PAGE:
30 June 2020
The dependence of the value of a country's sovereign bonds on the management of its stocks of natural resources is set to intensify over the next decade, according to the Grantham Research Institute and Planet Tracker.
Their "ground-breaking" joint report, published in February, provides the first framework for factoring natural capital risk into sovereign debt analysis, according to its authors.
To date, understanding the impact of environmental factors on the cost of sovereign debt has focused on the physical risks associated with climate change, highlighting that vulnerability to climate change has a positive and significant effect on sovereign bond yields.
However, these assessments have not yet addressed countries' natural resources, or natural capital, in a systematic way – particularly in terms of how ongoing natural capital loss and the transition to a sustainable economy will impact countries that rely on land-based natural capital for their prosperity, the authors say.
The report presents a framework to enable market participants to integrate the value of natural capital into the issuance, analysis and stewardship of sovereign bonds.
It focuses on the two G20 countries that are most dependent on natural capital for their exports: Argentina and Brazil.
The way in which natural capital intersects with exports is one of the five factors included in the framework and the report identifies Argentina and Brazil as facing the greatest number of risk factors associated with its economic dependence on soft commodities such as soybean and cattle.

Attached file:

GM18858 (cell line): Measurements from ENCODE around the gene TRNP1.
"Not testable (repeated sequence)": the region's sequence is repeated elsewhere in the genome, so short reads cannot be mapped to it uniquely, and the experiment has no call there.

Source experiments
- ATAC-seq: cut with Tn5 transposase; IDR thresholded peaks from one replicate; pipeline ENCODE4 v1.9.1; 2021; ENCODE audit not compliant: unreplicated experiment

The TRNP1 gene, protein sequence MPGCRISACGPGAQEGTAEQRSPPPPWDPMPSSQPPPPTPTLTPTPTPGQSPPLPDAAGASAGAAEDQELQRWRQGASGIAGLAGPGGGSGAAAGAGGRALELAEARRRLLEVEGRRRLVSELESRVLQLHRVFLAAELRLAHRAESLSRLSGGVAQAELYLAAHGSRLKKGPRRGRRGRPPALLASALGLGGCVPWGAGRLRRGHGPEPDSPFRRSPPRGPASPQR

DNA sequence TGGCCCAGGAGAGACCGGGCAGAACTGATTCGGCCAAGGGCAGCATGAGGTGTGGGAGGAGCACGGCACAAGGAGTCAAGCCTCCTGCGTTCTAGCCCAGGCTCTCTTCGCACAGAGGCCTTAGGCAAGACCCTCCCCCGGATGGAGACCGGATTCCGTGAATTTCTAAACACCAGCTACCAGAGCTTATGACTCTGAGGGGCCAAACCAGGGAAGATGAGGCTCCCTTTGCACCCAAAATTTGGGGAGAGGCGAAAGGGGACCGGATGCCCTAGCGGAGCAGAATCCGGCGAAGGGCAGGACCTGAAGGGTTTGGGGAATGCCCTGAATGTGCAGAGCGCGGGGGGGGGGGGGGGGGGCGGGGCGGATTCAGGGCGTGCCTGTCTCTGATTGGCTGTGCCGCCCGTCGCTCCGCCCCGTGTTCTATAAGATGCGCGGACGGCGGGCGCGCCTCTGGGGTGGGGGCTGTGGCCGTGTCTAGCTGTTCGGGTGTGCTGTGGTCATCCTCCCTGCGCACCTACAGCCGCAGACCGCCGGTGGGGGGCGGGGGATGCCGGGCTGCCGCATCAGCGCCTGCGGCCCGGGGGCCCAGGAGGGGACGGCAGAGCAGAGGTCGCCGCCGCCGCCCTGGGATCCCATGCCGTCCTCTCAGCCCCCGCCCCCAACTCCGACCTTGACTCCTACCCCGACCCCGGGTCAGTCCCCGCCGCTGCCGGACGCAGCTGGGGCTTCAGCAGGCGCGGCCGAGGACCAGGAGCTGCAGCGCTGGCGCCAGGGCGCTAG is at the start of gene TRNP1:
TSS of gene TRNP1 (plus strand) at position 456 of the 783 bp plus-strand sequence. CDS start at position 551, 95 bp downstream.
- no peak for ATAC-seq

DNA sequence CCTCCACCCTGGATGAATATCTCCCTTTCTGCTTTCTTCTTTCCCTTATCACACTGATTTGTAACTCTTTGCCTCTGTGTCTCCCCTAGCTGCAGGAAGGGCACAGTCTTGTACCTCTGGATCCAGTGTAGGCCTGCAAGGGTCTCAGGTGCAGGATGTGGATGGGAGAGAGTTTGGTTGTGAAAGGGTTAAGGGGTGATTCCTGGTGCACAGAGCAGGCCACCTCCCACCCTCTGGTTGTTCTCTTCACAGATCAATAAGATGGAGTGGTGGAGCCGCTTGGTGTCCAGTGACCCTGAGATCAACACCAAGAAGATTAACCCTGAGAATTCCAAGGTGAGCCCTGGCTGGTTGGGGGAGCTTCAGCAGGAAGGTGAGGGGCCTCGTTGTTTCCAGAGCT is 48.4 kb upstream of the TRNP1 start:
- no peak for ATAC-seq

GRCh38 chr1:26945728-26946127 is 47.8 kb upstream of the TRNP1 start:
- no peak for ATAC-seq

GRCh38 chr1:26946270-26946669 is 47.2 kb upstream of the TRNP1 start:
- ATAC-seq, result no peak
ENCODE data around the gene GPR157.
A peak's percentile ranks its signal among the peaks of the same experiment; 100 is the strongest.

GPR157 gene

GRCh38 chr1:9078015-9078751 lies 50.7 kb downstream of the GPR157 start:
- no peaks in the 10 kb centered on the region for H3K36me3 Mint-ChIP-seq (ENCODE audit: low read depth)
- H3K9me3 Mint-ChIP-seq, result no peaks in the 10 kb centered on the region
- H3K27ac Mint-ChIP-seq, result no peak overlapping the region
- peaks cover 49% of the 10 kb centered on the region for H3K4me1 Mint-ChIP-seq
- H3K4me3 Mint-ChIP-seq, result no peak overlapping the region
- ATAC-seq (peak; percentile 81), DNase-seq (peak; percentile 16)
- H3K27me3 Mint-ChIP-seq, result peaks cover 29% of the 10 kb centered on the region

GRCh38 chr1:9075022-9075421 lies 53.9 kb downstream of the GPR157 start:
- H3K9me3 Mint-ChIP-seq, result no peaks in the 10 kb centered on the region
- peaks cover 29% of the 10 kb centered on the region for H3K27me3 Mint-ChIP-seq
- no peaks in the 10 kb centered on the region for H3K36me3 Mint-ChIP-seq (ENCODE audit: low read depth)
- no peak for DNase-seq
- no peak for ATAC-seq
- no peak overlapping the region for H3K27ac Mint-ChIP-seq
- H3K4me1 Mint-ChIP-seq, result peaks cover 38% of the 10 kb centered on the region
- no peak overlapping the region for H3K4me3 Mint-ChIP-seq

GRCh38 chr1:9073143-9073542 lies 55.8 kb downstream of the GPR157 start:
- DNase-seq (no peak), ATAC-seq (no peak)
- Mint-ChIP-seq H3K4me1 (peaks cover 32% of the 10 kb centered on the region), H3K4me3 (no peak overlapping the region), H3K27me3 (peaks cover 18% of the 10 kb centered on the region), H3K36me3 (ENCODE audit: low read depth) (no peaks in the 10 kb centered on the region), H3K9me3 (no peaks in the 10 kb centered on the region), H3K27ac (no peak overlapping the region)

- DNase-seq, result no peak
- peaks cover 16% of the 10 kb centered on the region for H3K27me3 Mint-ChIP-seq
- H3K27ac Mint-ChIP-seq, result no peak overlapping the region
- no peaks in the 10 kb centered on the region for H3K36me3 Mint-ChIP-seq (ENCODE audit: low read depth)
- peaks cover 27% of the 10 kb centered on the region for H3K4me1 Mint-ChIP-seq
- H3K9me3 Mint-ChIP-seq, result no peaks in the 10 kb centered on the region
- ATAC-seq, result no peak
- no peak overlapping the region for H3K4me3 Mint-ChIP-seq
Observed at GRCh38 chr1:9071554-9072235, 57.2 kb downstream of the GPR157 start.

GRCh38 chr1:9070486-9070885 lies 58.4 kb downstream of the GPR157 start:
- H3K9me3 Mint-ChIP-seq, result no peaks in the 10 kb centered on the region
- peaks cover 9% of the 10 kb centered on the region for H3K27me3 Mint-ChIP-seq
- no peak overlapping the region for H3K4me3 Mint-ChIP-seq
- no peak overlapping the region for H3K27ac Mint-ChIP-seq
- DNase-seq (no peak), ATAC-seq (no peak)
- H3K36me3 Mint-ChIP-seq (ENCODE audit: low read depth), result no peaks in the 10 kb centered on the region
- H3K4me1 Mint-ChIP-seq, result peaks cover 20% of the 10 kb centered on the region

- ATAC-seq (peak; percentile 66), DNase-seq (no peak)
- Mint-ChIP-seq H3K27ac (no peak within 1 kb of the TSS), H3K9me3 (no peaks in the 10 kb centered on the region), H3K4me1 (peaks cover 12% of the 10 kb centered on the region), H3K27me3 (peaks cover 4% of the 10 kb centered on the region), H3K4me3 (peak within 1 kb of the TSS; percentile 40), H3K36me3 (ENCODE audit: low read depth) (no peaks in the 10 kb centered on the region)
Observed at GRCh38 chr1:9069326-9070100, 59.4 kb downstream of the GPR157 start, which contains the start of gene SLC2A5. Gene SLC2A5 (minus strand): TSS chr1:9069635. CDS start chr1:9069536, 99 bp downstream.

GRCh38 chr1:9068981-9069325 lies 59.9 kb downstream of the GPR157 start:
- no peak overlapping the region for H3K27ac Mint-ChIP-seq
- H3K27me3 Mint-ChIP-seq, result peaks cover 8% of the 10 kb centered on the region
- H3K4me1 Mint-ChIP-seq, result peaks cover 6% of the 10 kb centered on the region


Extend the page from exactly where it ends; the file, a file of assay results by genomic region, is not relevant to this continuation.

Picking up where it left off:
A global shift to a zero-deforestation economy could put at risk 4.8% of Argentina's soybean exports if practices are not improved, equivalent to a $1.7 billion loss in government revenue, the authors say. For Brazil, 9% of its soybean exports would be affected – a market valued at over $32 billion in 2018.
The report is the first in a series that will aim to understand the relationship between natural capital and the future prospects for sovereign bonds.
Nick Robins, professor in practice for sustainable finance at the Grantham Research Institute, said: "This ground-breaking joint report helps support the case for urging key players in the sovereign bond space to look at these risks in more detail."
Sovereign bonds are one of the largest asset classes in the financial system, with an outstanding value of $66 trillion in international debt securities in 2019, according to the Principles for Responsible Investment. Sovereign debt securities operate as a benchmark for other issuers and, in some geographies, sovereign debt constitutes the most liquid security.
These securities, particularly when issued by developed economies, are also a reference for safety in international capital markets, the authors add. EF